Some other ways to experience the lemongrass oil benefits is to create your own body scrub. Because this oil is great for creating a soothing and ache-free feeling, combine 10 drops with Epsom salt, and then add enough coconut oil to saturate the salt. In the shower, rub the scrub all over your body (even on your face), and then rinse.
If your feet have been aching after a long day, make your own foot bath by adding about 10 drops of lemongrass essential oil to warm water. This bath should relieve any muscle pain that you are feeling in your feet, and it has antibacterial and antifungal effects, too.
Finally, make this DIY Disinfectant Spray with Tea Tree & Lemongrass to help clean your home.
Risks and Side Effects
Is lemongrass oil dangerous? Some people have experienced toxic side effects after inhaling the oil, such as lung problems. Remember that a little goes a long way when you’re using essential oils in an aromatherapy diffuser.
If you have sensitive skin and topically use the oil, side effects may include a rash, discomfort or even a burning sensation. Perform a patch test first to make sure you have no irritations, and dilute the essential oil with a carrier oil.
Because it stimulates menstrual flow, it should not be used by women who are pregnant. It also should not be used while breastfeeding, and it should not be used topically on children under the age of two.
If you’re being treated for a medical condition or are currently taking medication, speak with your health care provider before using lemongrass oil, especially internally.
- Lemongrass oil comes from the leaves of the lemongrass plant, most often the Cymbopogon flexuosus or Cymbopogon citratus plants.
- One of the oil’s most prominent and beneficial components is citral.
- Benefits and uses include:
- Natural deodorizer and cleaner
- Skin health
- Hair health
- Natural bug repellent
- Stress reducer
- Muscle relaxer
- Detoxifying antifungal
- Menstrual cramp relief
- Stomach protector
- Headache relief
- Bacteria killer
- Fever reducer
- Immune system supporter
- Digestive aid
- Inflammation reducer
- Power antioxidant effects
- Cholesterol reducer
- Fights colds
- This oil can be used aromatically, topically (always dilute with a carrier oil) or internally (only one drop needed).
- Always purchase lemongrass essential oil that is 100 percent, certified organic and therapeutic grade.
- Aromatically: Can you diffuse lemongrass essential oil? Yes, you can diffuse it throughout your home using an oil diffuser or vaporizer to benefit from aromatherapy.
- Topically: To use it topically, it should always be diluted with a carrier oil like coconut oil in a 1:1 ratio before applying to directly to your skin. Since it’s a potent oil, start very slowly, and use several drops at a time. It can sometimes cause skin reactions to people with sensitive skin, so avoid using it on your face, neck or chest before making sure you react positively by performing a patch test. You can add a drop or two to face washes or homemade face masks to kill off bacteria that can lead to breakouts as well.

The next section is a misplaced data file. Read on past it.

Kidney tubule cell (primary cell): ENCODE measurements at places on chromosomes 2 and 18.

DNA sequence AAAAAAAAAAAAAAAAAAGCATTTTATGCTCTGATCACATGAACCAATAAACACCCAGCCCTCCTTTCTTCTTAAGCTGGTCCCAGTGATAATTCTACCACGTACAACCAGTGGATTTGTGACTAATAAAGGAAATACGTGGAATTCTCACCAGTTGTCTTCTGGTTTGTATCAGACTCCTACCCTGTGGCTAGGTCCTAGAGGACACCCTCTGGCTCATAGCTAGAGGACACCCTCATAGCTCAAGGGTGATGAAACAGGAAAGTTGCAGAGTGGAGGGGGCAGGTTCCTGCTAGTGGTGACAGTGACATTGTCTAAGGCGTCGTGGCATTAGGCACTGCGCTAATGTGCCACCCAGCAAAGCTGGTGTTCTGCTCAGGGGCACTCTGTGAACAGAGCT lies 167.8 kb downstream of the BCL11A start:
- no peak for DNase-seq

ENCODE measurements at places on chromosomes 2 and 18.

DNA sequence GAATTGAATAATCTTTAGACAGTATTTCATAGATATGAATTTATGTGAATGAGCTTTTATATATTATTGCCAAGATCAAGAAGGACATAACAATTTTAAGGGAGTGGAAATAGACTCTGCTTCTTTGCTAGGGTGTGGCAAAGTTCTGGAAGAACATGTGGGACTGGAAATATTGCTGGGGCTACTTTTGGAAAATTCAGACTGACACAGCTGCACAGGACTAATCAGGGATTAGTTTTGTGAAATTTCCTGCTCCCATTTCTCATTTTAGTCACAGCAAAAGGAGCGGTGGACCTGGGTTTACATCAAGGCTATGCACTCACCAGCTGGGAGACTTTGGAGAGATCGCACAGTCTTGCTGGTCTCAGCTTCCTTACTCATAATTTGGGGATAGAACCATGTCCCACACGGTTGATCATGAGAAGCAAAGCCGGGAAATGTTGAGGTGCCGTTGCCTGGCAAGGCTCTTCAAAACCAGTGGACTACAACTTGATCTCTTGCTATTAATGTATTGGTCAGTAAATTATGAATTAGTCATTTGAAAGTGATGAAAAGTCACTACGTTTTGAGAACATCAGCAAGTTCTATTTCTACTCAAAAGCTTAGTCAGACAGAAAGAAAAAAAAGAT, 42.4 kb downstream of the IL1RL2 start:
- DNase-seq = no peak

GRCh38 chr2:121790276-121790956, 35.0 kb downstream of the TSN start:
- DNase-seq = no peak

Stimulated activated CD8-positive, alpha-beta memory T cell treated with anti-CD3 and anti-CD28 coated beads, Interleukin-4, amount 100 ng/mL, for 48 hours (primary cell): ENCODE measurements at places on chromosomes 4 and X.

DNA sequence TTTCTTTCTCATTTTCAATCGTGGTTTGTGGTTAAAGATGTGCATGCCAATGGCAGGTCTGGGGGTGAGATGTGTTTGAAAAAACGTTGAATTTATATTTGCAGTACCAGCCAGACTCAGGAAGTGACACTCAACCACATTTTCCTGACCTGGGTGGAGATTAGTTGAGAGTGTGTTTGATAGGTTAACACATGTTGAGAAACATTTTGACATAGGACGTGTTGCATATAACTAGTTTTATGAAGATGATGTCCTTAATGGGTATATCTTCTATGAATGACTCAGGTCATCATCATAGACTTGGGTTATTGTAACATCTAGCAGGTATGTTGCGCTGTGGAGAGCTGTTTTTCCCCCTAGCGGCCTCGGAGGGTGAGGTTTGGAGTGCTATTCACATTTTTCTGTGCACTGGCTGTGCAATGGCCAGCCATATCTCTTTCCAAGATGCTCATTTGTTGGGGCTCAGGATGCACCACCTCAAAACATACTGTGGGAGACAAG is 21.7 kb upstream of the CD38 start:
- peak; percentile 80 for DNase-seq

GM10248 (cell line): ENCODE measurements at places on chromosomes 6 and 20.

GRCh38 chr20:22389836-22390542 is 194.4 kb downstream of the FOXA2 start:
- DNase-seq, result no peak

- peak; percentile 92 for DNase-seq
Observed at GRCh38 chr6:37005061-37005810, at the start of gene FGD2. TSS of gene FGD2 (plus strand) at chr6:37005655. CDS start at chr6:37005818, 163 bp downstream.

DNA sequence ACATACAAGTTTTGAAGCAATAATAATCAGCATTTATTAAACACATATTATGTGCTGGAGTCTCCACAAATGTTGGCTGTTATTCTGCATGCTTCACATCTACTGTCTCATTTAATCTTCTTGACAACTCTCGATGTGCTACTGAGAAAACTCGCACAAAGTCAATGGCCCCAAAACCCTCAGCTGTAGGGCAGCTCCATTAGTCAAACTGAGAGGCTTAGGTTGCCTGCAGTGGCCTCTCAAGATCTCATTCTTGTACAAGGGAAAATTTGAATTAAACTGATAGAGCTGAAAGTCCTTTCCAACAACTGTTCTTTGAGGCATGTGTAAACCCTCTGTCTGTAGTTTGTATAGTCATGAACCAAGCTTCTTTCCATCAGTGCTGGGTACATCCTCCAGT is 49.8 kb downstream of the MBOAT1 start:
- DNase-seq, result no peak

- Internally: The U.S. Food and Drug Administration recognizes pure lemongrass oil as safe for consumption, but this is only the case when using 100 percent therapeutic-grade, high-quality oil brands. Purchase your oil from a reputable seller, and check the ingredient label carefully. You can add a drop to water or take it as a dietary supplement by mixing it with raw honey or into a smoothie.
How Long do Essential Oils Last?
100% Pure essential oils do not go rancid, however over time they can oxidize, be compromised if subject to heat or direct sunlight, which in turn causes the value and quality of the oil to deteriorate. Oxidation will affect the therapeutic properties and increase sensitivity risk, whereas heat will cause it to evaporate and light will promote free radicals, which is why they are best kept in dark bottles.
It is also strongly recommended to store essential oils in the refrigerator to maximise shelf life and be kept away from the elements. Remember to keep your lids closed tightly
Shelf life is determined by the chemical composition of the oil and in the case of Frankincense, which contain high levels of monterpenes, (also applicable to esters, ethers, phenols or ketones) have a shorter shelf life of 1-2 years.
If you’ve purchased a large bottle of essential oil, it’s best practice to re-bottle the oil into a smaller bottle. This will reduce what’s known as the "headspace," i.e. the amount of oxygen which stays in contact with the oil while in storage.
How Do You Know if Your Essential Oil Has Deteriorated?
- Become familiar with the aroma and smell before use to see if it’s changed
- If the essential oil has become more think or dense in texture
- If it looks cloudy
- Best Practice: If there is no date on the label, always record the date you purchased the oil on the label or lid